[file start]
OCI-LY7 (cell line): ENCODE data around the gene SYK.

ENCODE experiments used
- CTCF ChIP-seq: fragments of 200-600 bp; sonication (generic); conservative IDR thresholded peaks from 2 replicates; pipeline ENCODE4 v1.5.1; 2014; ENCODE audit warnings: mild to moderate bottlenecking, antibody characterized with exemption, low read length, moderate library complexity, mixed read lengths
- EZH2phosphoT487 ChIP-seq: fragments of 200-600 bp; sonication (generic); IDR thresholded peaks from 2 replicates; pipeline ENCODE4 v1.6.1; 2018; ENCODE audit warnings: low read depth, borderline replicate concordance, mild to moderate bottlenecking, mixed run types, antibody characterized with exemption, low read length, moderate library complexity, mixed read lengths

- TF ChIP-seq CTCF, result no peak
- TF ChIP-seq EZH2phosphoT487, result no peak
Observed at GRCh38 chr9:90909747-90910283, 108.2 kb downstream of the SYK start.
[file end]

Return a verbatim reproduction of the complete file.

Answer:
OCI-LY7 (cell line): ENCODE data around the gene SYK.

ENCODE experiments used
- CTCF ChIP-seq: fragments of 200-600 bp; sonication (generic); conservative IDR thresholded peaks from 2 replicates; pipeline ENCODE4 v1.5.1; 2014; ENCODE audit warnings: mild to moderate bottlenecking, antibody characterized with exemption, low read length, moderate library complexity, mixed read lengths
- EZH2phosphoT487 ChIP-seq: fragments of 200-600 bp; sonication (generic); IDR thresholded peaks from 2 replicates; pipeline ENCODE4 v1.6.1; 2018; ENCODE audit warnings: low read depth, borderline replicate concordance, mild to moderate bottlenecking, mixed run types, antibody characterized with exemption, low read length, moderate library complexity, mixed read lengths

- TF ChIP-seq CTCF, result no peak
- TF ChIP-seq EZH2phosphoT487, result no peak
Observed at GRCh38 chr9:90909747-90910283, 108.2 kb downstream of the SYK start.